• Richard Feynman: There was this good-looking rooster on the other side of the road, and he figured he’d skip all the games and just get to the point. So he asked the chicken if she’d like to come over to his side, and she said sure.

  • Erwin Schrodinger: The chicken doesn't cross the road. Rather, it exists simultaneously on both sides…..just don’t peek.

  • John Bell: Since there are no local hidden chickens, any hidden chickens you find must have come from far away. They therefore surely must have crossed at least one road on their way here.

  • Hans Geiger: I don’t know, but I say we count how many times it crosses!

  • Edward Teller: I will build a more powerful chicken, and it will cross the road with more energy than any chicken before!

  • Oskar Klein: Actually, it can get to the other side of the road without crossing it.

  • Peter Higgs: We must first find the chicken.

  • Fusion researchers: Because it knew that in 30 years it would get to the other side. [No insult intended here. Well, at least not to the physicists working hard with the meager funds they've been given.]

  • Lisa Randall: The only thing about the chicken we ever discuss is why it crossed the road. There are many more dimensions to it than that!

  • Norman Ramsey: I don’t know why, but I do know that it took 4.71988362706153 seconds to get there.

  • Neils Bohr: In attempting to answer the question by observing the chicken, I collapsed its wavefunction to the other side.

  • Daniel Bernoulli: Because it enjoyed flying to the other side. Ok, wait, can someone tell me once and for all if I’m relevant to all this flying stuff or not?!

  • Gustav Kirchhoff: It actually crossed the road twice, due to a strange desire to form a closed loop.

  • Michael Faraday: No, again? How many times do I have to tell it to stick to the safety of its cage?!

  • Arthur Compton: There were a bunch of chickens waving at me on this side of the road, but then a car came along and they all scattered to the other side. The funny thing is that the ones that ended farthest away were still waving at me a few minutes later. So apparently, the ones that scattered the most had the longest waves.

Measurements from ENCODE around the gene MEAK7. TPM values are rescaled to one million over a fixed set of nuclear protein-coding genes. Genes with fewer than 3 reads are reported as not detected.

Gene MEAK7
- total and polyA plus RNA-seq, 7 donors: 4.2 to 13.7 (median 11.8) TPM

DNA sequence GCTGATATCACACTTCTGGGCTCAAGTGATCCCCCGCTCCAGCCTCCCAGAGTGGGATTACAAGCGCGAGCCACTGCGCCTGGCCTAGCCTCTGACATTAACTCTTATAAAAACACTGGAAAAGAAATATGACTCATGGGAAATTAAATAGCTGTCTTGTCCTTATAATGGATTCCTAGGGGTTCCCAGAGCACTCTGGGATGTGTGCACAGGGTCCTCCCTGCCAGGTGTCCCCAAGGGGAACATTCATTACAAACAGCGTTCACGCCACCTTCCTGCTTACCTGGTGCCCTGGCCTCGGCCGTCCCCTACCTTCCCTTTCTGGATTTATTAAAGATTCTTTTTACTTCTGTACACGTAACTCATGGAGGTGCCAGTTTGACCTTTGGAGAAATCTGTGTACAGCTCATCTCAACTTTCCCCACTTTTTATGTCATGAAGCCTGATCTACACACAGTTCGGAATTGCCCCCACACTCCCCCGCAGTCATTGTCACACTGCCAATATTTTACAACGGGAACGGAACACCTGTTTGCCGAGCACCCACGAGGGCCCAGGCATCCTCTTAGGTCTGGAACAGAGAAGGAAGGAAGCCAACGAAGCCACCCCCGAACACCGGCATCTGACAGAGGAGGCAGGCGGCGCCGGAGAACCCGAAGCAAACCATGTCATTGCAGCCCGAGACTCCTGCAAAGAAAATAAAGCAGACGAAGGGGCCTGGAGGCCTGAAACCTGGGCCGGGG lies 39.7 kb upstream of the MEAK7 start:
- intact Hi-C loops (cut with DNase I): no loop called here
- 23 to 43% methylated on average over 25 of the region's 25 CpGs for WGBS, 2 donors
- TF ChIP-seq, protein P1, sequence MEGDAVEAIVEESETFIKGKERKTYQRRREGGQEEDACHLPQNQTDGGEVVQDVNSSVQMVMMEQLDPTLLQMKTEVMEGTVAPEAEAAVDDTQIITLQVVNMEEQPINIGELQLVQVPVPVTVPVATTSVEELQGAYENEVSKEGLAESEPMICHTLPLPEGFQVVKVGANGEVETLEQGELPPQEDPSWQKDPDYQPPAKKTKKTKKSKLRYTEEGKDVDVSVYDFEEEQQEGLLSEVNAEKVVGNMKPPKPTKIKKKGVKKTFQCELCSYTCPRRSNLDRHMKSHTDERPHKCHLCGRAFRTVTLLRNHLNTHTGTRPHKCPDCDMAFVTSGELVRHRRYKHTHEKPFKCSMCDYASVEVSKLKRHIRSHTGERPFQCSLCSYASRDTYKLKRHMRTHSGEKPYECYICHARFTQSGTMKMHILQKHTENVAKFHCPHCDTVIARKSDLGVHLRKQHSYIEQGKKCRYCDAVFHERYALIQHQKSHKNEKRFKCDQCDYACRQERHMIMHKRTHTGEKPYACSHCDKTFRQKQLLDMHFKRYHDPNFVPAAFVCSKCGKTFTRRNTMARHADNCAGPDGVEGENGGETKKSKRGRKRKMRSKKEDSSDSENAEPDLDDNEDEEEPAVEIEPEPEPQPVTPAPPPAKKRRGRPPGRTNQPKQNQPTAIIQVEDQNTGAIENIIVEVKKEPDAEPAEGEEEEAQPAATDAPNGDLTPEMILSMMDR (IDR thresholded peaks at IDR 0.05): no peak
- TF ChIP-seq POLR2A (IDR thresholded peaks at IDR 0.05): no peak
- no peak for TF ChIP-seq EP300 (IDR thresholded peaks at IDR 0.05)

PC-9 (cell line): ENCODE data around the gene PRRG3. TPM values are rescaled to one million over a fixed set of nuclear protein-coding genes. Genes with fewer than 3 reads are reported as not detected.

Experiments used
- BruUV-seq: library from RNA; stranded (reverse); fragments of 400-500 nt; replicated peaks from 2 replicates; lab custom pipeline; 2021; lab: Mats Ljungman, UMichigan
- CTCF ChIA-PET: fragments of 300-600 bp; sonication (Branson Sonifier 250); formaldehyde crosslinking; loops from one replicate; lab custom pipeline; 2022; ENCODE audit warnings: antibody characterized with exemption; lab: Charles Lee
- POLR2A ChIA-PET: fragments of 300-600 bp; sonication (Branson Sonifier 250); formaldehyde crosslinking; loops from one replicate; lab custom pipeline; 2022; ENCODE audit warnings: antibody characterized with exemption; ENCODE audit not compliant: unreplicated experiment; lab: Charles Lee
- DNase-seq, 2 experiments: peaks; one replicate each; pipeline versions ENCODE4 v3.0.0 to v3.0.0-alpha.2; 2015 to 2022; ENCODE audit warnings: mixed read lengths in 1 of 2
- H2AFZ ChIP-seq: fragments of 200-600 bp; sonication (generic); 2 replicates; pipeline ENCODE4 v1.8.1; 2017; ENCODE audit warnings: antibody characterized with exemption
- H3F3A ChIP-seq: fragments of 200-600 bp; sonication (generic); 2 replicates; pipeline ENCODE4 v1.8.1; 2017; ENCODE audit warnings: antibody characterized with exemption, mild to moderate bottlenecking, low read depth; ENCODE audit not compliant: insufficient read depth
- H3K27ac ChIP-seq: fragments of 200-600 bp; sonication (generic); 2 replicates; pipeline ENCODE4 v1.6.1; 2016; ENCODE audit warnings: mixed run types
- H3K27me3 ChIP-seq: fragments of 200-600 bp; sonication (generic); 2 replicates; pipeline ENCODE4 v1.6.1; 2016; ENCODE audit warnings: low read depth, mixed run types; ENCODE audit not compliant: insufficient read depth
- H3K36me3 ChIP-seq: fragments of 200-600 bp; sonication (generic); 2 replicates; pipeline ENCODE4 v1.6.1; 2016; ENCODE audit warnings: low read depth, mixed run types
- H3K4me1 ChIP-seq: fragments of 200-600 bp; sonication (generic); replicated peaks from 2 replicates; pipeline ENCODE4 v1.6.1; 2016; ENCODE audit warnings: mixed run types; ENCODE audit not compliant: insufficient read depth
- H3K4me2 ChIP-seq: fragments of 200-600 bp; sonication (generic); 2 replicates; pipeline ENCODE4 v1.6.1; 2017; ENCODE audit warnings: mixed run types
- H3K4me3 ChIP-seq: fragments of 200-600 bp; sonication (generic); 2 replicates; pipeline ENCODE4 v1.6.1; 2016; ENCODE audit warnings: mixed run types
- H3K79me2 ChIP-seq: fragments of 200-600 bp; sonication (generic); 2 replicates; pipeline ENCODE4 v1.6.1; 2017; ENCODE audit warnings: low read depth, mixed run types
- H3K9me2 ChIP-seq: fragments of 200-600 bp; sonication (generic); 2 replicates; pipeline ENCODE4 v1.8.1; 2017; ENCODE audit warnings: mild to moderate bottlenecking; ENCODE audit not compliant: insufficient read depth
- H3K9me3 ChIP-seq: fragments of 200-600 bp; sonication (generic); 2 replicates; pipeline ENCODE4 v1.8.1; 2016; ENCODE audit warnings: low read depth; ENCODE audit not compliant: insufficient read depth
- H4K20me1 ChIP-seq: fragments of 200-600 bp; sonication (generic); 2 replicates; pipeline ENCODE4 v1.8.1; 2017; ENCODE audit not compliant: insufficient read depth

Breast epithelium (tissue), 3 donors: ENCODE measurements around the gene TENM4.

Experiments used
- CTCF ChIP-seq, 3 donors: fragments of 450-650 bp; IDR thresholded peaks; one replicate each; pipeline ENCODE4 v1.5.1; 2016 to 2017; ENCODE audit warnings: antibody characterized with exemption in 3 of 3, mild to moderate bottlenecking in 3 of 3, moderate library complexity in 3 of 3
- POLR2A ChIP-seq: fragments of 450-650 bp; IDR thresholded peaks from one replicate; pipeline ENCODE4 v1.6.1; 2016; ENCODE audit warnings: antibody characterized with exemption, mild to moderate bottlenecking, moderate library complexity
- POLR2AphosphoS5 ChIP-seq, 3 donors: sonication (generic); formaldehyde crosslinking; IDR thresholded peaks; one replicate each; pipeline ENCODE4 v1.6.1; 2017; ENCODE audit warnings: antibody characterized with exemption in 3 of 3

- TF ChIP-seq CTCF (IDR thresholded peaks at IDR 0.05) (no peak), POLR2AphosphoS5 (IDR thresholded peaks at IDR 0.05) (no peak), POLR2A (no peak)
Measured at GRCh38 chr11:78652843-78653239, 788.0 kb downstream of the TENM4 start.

• Louis de Broglie: Interesting, it always seems to flap its wings an integral number of times before it comes back.

  • Max Planck: It appears to be a white chicken. Sorry, I deal only with black bodies.

  • Hugh Everett: I don’t know, but there’s another one over there that isn’t crossing the road.

  • Edward Witten: 50 years ago, you probably would have said there was no hope of answering this question either.

  • Archimedes: I was running through the streets yelling and screaming, and it was only afterward that I realized I was carrying a chicken.

  • Marie Curie: Good question. And one that is much less hazardous to one’s health.

  • Johann Balmer: Why are there only two lines in the middle of the road?

  • Karl Schwarzschild: The sad thing is, I know I could have answered this question too. [This one isn’t meant to be funny.]

  • Ernest Rutherford: The differential cross section for forward chicken scattering is quite large, so the chicken will most likely cross the road if it was initially heading in that direction.

  • Stephen Hawking: Chicken fluctuations will inevitably create a scenario where a chicken ends up on the other side of the yellow line, in which case there is a nonzero probability that it will escape to the other side.

  • Robert Oppenheimer: Although it was deemed appropriate at the time, people will forever question whether it was correct for the chicken to cross the road.

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Ha ha, among these are some good ones I have not yet seen before. –  Dilaton Jul 14 '13 at 17:25
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David Morin: to answer some elegant questions. –  Ali Jul 14 '13 at 17:28
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As it appears, you are going to be the only person who answers this question(at least for a long time). –  Ali Jul 15 '13 at 3:14
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+1! Nice. Who downvoted? –  Dimensio1n0 Jul 15 '13 at 4:21